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Defense seeks hearing on suspect's mental retardation claim

A Superior Court judge ruled last week that a jury would determine if Antonio Chance should face the death penalty if convicted for the 2006 slaying of Progress Energy worker Cynthia Moreland.

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RALEIGH, N.C. — Lawyers for a man accused of killing a Progress Energy employee two years ago want a judge to reconsider a pre-trial hearing to determine whether their client is mentally retarded.

Superior Court Judge James Spencer Jr. denied the motion last Friday, but Bryan Collins and Karl Knudsen – defense attorneys for Antonio Davon Chance – want a new hearing on the matter.

Chance, 30, is charged with first-degree murder in the kidnapping, rape and death of Cynthia Moreland, whom police say was abducted from a parking garage in downtown Raleigh on Aug. 22, 2006.

Authorities found her body behind an abandoned barn in Harnett County 11 days later. Raleigh police say Chance tried to use Moreland's ATM card and that he called a tow truck when he got her car stuck at the site where her body was found and used Moreland's check to pay the tow truck driver.

State law prohibits executing mentally retarded people, those with an IQ below 70 and who had issues of adaptive functioning prior to age 18, if they are convicted of first-degree murder. Since it went into effect in 2001, 11 inmates have been removed from death row and sentenced to life in prison.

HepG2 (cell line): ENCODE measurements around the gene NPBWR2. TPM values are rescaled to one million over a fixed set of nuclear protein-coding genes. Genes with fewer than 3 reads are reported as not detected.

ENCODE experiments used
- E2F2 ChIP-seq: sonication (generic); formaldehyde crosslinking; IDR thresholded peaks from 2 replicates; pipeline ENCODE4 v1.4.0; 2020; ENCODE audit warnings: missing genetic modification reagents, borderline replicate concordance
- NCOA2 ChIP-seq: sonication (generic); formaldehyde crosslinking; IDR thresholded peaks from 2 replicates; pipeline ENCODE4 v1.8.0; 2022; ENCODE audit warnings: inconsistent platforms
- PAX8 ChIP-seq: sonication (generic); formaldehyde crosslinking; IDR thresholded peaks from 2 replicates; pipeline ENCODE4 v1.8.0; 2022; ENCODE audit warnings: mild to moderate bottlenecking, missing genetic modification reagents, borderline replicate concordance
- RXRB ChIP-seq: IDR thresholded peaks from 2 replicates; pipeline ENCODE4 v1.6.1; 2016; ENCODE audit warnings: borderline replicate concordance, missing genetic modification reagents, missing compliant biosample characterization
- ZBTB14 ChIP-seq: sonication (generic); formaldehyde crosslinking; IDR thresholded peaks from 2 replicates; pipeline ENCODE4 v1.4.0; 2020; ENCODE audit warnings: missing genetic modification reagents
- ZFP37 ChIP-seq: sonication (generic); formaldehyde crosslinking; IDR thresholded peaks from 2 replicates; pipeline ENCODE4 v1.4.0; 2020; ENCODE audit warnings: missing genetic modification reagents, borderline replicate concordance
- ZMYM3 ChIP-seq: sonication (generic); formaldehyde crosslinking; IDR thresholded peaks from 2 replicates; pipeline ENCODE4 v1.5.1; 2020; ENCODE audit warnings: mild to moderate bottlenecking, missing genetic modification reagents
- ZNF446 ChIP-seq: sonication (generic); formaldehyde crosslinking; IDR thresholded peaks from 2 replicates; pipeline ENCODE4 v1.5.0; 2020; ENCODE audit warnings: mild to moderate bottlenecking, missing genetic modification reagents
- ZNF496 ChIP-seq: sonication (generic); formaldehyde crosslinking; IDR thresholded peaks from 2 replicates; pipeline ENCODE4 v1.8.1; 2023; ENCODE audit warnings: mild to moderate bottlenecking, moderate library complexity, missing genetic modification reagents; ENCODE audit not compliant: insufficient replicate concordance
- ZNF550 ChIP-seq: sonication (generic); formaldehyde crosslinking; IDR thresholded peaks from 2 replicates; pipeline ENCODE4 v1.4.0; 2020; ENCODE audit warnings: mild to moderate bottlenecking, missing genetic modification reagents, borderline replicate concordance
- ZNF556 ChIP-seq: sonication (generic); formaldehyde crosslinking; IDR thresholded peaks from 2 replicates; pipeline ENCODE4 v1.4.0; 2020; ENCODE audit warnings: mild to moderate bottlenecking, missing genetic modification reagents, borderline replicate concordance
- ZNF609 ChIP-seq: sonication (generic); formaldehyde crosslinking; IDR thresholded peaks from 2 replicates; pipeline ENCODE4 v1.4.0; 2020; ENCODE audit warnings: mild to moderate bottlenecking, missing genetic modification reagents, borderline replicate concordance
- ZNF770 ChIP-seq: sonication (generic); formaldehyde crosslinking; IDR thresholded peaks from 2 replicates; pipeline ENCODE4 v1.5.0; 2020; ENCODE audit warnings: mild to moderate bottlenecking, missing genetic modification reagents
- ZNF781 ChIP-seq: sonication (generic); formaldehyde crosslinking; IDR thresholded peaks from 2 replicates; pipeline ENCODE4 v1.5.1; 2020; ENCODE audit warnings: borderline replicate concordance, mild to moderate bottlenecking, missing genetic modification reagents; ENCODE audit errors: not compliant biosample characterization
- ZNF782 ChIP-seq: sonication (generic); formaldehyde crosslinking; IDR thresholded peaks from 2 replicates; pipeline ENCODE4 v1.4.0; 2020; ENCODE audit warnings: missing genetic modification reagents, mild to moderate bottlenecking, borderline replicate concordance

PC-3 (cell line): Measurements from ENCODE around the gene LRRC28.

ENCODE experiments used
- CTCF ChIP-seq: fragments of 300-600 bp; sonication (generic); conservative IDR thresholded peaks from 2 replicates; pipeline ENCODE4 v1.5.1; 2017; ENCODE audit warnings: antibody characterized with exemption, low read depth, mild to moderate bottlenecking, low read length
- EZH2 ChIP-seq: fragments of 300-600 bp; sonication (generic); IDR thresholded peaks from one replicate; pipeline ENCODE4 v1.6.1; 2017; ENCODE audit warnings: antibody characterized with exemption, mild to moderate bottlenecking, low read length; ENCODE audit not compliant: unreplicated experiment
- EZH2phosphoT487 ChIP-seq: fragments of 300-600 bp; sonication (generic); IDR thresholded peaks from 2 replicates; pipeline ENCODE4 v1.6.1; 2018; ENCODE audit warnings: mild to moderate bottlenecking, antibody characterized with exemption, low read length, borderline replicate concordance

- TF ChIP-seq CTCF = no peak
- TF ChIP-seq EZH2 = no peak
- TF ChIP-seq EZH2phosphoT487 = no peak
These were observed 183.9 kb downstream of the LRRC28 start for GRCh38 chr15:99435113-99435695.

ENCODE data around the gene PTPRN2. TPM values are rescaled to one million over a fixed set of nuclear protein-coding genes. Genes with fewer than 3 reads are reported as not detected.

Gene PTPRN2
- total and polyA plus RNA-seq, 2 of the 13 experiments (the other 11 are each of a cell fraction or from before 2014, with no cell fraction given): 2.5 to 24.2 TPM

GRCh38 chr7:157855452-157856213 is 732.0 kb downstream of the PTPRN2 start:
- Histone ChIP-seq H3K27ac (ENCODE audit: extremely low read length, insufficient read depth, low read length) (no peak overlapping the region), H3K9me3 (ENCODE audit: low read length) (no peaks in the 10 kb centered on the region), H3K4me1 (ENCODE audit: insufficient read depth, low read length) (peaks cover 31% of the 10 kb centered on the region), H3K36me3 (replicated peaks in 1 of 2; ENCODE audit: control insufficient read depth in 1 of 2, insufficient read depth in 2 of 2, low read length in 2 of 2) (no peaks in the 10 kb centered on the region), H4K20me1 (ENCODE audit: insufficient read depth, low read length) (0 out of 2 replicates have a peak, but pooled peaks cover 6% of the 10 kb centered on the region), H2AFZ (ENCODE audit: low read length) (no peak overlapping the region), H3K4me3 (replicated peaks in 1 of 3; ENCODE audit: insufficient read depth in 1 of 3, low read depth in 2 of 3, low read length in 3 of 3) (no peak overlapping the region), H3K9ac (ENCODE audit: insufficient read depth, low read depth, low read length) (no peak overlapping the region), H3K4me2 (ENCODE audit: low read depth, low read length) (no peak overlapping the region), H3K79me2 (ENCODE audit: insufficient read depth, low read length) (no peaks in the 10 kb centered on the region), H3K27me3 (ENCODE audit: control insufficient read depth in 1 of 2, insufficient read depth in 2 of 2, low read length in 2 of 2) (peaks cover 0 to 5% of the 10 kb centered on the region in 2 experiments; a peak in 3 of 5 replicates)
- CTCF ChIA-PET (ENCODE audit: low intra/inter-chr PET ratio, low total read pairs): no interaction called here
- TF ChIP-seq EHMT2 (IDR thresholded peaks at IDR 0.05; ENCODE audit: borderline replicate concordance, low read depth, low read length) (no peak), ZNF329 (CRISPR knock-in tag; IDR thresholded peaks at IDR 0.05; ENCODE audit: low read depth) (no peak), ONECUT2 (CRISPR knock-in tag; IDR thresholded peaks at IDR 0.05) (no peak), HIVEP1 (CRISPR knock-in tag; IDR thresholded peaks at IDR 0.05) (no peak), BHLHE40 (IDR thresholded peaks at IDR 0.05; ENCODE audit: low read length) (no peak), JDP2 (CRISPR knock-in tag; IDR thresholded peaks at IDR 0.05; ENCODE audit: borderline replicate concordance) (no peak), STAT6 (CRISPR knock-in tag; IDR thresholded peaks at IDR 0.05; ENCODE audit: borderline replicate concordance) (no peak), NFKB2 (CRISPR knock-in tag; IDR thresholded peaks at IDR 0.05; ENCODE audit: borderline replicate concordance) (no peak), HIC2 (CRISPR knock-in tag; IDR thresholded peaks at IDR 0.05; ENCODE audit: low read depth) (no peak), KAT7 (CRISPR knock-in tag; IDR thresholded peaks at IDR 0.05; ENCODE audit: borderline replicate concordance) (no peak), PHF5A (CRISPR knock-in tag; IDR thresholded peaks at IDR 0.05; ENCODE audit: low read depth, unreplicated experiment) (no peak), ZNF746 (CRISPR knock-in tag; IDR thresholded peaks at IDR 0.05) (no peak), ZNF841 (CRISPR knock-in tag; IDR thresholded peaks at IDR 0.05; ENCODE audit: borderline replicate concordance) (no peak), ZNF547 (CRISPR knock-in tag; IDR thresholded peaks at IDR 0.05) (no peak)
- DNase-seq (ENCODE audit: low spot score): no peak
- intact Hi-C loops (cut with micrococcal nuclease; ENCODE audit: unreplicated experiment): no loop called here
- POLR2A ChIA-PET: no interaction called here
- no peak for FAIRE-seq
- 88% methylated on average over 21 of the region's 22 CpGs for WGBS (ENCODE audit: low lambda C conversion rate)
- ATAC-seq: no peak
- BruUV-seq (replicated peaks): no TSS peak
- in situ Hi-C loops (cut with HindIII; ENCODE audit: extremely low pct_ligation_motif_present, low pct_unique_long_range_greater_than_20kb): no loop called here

Chance's attorneys say their client meets the state's requirements, having deficiencies in at least five of 10 areas of adaptive functioning and having scored a full-scale IQ of 67 in September 2006 and a 66 on a November 2007 test.

In a report dated July 24, Dr. Mark Hazelrigg of Dorothea Dix Hospital wrote that he thinks Chance "does meet the criteria for mental retardation."

Prosecutors did not receive the report until Tuesday; the defense received the report Wednesday.

"The defendant contends that, had Dr. Hazelrigg's report been available to the court at the July 24 [sic], 2008, hearing, the ruling of the court would have been different as it would have been apparent to the court that there was not a genuine dispute among the experts," a defense motion filed Thursday states.

"We've received the motion, and we're obviously reviewing all the materials," said Wake County Assistant District Attorney Susan Spurlin.

Wake County District Attorney Colon Willoughby has generally objected to pre-trial hearings on retardation claims, having said he would prefer a jury to consider evidence during a trial instead of having a judge make the decision beforehand.

Defense attorneys have said deciding the matter before trial would save time, money and resources and narrow the issues in the case.

"Since all of the experts who have examined Mr. Chance are unanimously of the opinion that he is mentally retarded, it doesn't seem to be a wise use of scarce resources to go through a full capital trial," Knudsen said.

Cynthia Moreland's daughter, Keisha Mangum, said Friday that she does not believe Chance is mentally retarded and that the issue, which has indefinitely postponed Chance's trial, has added to her family's pain.

"I could care less," she said. "I hate to sound that way, but he took my mother's life, and we've been waiting two years, almost, and we haven't come to a conclusion yet."


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